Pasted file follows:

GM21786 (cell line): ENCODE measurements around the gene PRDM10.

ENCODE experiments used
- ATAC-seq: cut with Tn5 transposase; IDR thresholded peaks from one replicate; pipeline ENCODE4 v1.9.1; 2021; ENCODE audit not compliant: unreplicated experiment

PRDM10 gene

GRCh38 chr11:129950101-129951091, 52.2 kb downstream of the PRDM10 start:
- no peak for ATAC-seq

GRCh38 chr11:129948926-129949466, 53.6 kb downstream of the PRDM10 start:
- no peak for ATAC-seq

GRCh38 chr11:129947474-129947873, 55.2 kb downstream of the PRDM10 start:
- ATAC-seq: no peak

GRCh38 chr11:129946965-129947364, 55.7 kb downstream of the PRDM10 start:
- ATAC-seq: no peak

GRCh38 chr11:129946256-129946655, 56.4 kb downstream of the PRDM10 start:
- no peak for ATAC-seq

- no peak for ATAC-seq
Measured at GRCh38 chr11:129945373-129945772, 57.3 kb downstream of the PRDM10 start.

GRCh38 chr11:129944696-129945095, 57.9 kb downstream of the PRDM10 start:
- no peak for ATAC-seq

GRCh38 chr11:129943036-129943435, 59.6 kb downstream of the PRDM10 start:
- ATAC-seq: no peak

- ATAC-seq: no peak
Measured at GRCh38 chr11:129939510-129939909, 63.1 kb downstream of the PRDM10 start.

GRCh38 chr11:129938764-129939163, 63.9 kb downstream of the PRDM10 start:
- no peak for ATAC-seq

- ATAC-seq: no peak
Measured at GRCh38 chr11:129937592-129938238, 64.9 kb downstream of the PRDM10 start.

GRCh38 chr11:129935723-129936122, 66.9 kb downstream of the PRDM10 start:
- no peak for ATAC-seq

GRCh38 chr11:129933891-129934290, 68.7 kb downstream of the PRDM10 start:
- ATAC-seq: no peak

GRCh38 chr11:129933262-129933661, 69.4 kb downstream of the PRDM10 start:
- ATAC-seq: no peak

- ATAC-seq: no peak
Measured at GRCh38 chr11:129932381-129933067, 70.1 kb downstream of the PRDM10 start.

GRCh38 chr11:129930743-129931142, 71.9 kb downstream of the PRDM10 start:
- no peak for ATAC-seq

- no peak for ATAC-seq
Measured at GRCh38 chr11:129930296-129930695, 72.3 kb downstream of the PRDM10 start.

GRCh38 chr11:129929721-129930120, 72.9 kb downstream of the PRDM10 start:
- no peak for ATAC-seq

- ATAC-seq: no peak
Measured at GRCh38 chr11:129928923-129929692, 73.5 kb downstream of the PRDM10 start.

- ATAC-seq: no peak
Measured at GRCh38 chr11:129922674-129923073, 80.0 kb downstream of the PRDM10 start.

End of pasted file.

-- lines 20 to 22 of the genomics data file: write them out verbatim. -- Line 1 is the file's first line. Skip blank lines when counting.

- ATAC-seq: no peak

- ATAC-seq: no peak
Measured at GRCh38 chr11:129939510-129939909, 63.1 kb downstream of the PRDM10 start.